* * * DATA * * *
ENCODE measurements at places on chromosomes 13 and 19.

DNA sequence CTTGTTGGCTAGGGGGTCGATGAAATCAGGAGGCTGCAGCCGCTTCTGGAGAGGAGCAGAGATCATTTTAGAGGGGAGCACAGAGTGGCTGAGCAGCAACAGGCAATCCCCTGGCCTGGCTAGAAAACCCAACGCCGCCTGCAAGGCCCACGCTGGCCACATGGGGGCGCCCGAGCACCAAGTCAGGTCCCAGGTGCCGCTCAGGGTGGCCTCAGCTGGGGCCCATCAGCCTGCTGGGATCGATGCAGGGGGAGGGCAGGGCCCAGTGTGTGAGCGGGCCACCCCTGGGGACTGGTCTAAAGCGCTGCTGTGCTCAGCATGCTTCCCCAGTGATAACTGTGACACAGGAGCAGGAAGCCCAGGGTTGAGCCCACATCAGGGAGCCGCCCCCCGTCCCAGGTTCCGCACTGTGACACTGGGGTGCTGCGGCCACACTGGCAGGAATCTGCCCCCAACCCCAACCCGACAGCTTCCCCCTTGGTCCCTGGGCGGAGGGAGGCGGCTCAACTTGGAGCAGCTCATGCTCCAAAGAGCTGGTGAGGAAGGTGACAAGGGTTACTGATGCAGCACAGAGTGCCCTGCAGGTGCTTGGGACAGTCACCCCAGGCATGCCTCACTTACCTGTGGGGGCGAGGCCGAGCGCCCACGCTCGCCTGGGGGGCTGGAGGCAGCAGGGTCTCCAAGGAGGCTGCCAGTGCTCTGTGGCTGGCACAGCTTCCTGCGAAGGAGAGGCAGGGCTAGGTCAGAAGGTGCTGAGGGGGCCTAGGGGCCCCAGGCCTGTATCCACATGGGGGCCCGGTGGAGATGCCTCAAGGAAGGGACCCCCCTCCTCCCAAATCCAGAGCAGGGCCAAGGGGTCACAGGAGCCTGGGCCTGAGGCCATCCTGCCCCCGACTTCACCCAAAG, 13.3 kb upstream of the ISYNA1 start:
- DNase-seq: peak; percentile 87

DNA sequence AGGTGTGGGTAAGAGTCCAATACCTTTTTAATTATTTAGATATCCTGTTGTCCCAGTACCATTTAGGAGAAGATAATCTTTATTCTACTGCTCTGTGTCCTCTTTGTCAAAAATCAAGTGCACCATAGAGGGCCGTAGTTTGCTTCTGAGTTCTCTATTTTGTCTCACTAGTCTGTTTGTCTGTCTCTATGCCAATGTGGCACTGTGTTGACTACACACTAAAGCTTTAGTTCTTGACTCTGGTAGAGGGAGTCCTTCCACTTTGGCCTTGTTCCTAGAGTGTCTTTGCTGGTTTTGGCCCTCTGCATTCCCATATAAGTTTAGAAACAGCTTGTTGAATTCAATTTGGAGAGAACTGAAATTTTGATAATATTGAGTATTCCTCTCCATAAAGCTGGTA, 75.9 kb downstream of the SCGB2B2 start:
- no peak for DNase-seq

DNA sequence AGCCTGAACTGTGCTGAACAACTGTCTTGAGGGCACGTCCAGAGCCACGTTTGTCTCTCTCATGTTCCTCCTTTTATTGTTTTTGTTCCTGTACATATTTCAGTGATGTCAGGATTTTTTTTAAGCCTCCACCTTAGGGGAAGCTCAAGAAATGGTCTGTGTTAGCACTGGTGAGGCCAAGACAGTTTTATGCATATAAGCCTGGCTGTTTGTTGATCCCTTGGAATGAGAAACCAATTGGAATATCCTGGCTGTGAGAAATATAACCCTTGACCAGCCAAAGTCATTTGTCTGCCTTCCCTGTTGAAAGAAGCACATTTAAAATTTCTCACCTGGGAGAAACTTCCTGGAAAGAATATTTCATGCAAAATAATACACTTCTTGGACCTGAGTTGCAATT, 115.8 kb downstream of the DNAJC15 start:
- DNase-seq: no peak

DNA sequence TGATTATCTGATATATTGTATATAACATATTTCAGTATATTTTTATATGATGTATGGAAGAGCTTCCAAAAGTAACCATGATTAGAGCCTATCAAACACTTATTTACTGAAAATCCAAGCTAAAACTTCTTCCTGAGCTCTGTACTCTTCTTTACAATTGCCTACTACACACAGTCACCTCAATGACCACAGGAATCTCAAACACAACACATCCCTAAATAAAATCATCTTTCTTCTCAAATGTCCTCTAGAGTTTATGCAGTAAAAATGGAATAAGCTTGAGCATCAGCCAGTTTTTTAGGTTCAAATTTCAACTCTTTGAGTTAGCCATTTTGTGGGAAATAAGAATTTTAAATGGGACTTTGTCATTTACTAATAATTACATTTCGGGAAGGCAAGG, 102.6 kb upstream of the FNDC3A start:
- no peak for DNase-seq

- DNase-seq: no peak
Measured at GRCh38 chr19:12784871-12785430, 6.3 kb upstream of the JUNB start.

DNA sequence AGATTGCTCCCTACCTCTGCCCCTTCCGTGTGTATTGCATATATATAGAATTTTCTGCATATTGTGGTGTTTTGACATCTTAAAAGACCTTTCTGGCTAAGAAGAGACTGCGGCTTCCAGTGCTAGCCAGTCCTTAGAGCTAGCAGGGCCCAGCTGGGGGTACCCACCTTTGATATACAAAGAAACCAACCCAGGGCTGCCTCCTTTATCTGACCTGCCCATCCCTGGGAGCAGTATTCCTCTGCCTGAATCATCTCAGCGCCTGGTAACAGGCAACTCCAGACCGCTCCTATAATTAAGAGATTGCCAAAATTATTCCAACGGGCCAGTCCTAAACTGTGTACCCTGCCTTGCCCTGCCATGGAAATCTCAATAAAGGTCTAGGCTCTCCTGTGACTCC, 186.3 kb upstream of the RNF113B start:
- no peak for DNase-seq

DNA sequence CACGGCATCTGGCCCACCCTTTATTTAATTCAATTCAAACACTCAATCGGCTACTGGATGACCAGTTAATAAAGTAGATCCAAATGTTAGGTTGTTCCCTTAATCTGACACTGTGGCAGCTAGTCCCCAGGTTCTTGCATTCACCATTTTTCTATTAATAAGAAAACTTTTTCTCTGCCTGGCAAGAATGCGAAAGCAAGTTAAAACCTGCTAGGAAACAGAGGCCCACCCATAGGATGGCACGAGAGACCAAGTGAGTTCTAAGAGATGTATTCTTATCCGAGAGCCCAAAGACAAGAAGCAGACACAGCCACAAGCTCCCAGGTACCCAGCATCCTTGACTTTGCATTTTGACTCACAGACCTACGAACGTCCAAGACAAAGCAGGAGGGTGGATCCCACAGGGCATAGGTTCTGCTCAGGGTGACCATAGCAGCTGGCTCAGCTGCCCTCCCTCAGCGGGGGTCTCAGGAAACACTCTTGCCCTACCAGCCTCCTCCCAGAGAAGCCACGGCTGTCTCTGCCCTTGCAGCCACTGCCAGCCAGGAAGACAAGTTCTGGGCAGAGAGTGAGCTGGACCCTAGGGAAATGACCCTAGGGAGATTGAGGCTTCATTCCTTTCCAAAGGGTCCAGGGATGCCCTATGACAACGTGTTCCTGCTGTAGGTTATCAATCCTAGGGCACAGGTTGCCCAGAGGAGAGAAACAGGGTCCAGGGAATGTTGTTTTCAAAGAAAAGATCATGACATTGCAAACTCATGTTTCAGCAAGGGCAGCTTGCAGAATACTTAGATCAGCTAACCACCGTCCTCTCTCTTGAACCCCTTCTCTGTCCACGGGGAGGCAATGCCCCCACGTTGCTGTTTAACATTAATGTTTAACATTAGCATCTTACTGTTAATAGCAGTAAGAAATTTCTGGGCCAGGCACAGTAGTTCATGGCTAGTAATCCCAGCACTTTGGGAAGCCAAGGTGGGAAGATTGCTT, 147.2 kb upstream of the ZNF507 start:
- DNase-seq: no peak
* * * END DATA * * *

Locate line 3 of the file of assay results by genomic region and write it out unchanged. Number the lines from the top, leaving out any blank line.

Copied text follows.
- DNase-seq: peak; percentile 87